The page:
Lori Weitzner graduated from Syracuse University with a BFA in Textiles. She established herself in the U.S. textiles market as the Design Director for Jack Lenor Larsen, after which she introduced Weitzner Limited, a line of innovative wallcoverings and textiles that are sold worldwide.
Lori has collaborated successfully with a number of businesses in the United States and abroad: Germany’s renowned Sahco for textiles, rugs for Perennials and West Elm, packaging for Estee Lauder and Calvin Klein and most recently, for Papyrus, her greeting cards and other gift items.
Her collection work for the premiere passementerie company, Samuel and Sons, is what inspired her to create her own line of jewelry and accessories under her own brand.
Lori is the author of Ode to Color: The Ten Essential Palettes for Living and Design, published by HarperCollins. She lectures around the world on the impact of color on our well-being.
No machine or other mechanized form of textile production has ever been able to replicate the beauty, richness and unmistakable uniqueness of hand-made.
Examples of her designs are housed in the permanent collections of museums such as the Musee des Arts Decoratifs in Montreal, the Victoria and Albert Museum in London, and the Cooper Hewitt Museum in New York City. She has won numerous design awards, including a nomination for the Chrysler Innovation Award.
A People Magazine “Pick,” in ODE TO COLOR: The Ten Essential Palettes of Living and Design (Harper Design), Weitzner shares her unique perspective on the uses and significance of color in design and in life. Immersing readers into ten “color worlds,” she explores the power that color holds over our tastes, experiences, and moods.
Through years of travel and exploration, Lori has been fortunate enough to discover and collaborate with outstanding artisans from over twenty different countries. It has been both humbling and an honor to contribute to unlocking the potential of handmade. We believe that these creative engagements not only bring beauty to our interiors, but help support the artisan and maker economy which will inevitably improve our world.
We invite inquiries from any organizations or individuals who wish to join us in these efforts.
Airing of a Legacy
" I first saw them 20 years ago, when they were on display at the Whitney Museum of American Art in New York. My time as design director for Jack Lenor Larsen had instilled in me an intense interest in, and abiding respect for, artisan communities, and the pieces on exhibit that day were among the most inspired I had seen. Even the oldest of the quilts—antiques by then—had an originality that felt contemporary, a modern sensibility in arrangement of pattern and color that defied their age, the relative isolation of the Alabama community, and the paucity of materials available to the crafts-women. These artisans struck me as fiercely innovative. I was spellbound by their story, many details of which I came to learn only later."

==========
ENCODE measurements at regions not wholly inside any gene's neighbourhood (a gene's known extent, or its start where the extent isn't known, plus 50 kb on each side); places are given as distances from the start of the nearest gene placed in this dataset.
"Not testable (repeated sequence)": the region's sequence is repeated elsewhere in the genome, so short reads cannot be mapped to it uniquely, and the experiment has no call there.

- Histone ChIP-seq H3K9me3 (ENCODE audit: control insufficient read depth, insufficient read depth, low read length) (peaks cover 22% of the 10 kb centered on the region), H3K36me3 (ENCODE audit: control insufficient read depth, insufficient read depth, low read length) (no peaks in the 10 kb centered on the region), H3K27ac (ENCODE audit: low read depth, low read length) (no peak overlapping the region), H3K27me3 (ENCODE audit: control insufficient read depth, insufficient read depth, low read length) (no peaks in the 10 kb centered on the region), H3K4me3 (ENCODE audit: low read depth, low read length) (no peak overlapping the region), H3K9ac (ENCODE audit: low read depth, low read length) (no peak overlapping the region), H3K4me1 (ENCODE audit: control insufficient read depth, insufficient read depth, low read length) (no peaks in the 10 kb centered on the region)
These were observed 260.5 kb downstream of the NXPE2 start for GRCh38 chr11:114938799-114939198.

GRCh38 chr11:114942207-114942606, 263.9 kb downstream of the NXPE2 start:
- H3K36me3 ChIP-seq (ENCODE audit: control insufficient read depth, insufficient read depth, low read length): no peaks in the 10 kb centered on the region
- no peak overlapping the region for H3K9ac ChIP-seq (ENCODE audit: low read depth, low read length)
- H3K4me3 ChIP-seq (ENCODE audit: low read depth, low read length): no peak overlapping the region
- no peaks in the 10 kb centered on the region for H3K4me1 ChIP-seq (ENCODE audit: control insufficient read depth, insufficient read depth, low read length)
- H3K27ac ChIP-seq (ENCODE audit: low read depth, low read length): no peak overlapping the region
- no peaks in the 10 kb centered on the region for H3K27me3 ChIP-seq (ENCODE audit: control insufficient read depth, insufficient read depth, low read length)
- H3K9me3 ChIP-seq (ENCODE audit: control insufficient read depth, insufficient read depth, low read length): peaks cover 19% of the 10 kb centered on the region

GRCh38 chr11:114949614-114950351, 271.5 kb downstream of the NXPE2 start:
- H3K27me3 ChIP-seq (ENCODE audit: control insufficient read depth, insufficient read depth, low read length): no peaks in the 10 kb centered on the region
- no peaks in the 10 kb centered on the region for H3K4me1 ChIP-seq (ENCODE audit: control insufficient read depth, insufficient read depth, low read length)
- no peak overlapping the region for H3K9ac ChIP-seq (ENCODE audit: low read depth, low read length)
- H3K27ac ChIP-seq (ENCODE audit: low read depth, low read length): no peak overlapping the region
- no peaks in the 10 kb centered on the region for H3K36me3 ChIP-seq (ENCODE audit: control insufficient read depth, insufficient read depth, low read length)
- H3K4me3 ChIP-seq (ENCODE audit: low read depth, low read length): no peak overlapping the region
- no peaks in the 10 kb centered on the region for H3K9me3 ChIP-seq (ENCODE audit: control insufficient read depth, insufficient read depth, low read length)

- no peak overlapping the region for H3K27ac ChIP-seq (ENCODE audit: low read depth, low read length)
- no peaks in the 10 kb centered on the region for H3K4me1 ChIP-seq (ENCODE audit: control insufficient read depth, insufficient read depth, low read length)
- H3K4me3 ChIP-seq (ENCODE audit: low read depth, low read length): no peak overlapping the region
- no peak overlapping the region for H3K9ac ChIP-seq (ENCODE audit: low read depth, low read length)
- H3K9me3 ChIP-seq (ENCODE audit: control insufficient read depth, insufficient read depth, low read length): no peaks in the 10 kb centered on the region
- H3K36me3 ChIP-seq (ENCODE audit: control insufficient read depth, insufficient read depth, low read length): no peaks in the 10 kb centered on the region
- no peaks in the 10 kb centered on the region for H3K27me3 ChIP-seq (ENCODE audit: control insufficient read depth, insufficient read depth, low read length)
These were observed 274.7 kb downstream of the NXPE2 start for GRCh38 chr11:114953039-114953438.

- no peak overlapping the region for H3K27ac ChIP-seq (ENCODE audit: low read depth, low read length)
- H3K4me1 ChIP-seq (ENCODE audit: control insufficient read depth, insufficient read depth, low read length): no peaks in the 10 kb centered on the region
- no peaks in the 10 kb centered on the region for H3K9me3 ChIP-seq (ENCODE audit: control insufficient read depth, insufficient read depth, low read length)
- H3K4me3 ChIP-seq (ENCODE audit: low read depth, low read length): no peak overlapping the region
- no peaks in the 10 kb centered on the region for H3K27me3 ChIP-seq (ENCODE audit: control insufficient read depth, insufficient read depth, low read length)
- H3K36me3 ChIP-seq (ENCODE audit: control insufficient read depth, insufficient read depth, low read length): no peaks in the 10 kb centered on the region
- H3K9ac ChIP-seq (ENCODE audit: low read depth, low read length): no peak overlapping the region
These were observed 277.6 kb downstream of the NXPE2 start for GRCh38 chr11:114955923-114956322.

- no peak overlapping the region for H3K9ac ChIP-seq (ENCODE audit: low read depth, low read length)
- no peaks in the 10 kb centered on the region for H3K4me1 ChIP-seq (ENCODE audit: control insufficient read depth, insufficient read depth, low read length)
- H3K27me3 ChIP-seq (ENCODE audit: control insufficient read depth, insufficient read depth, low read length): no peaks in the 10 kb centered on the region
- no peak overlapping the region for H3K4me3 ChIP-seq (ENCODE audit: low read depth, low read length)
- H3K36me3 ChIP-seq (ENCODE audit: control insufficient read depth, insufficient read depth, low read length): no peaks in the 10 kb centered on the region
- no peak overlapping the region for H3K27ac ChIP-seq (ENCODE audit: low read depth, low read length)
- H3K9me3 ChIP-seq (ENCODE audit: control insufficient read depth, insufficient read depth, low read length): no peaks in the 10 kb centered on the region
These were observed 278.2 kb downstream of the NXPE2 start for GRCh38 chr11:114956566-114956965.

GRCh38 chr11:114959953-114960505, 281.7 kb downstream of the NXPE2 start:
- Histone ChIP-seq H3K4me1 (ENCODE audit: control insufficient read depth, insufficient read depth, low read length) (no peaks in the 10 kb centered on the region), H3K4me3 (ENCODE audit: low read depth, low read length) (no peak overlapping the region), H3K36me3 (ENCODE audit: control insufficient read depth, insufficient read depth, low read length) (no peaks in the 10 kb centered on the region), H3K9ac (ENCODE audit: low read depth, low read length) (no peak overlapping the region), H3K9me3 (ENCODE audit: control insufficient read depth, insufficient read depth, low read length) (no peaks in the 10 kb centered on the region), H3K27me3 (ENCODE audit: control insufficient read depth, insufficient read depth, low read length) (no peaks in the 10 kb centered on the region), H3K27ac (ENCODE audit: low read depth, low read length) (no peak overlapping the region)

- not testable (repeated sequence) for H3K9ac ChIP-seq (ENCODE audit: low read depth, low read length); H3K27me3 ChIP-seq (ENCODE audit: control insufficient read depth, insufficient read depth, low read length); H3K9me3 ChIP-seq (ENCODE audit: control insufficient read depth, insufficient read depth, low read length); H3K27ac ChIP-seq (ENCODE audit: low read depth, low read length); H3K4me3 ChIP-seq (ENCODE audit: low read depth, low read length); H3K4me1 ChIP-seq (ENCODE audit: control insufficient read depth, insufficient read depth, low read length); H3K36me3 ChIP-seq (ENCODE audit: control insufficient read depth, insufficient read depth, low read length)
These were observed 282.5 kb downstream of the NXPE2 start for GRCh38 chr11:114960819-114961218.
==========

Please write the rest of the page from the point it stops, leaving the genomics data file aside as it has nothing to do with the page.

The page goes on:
Sustaining Creative Energy
"Asking for what she really wanted, not what she thought was possible, has been the operating principle of Weitzner’s sparkling, multifaceted career. A condensed list of her endeavors and accomplishments: acting as passementerie powerhouse Samuel & Sons’s long-running design collaborator of choice; founding her own wallcovering and textile brand, Weitzner; designing product for brands ranging from Estée Lauder to Artistic Tile; launching a jewelry line; writing a book on color; and, most recently, creating an experiential exhibit for the Venice Biennale. The secret to sustaining such a prolific work life? Aggressively handing off logistics and finances to others, and focusing purely on creative tasks. “I have endless energy when I’m creating,” says Weitzner."
Listen to Lori in conversation with Dennis Scully and her secret to sustaining her creative energy.
Culturally sustainable jewelry
"Throughout my career, I have devised and utilized many methods of textiles creation. Innovation and a dedication to sustainability is one of the great rewards – and obligations – that belong to us as textiles designers.
However, in my experience, no machine or other mechanized form of textile production has ever been able to replicate the beauty, richness and unmistakable uniqueness of hand-made.
Hand-made textiles bear the marks of their makers through their variations and imperfections, which foster a human connection often missing in our industry. I feel it is critically important that we preserve the craft of hand-making textiles by creating opportunities for the artists who do it and by cultivating an appreciation for their talents and techniques. This project is my latest, and most dramatic, effort to accomplish those objectives."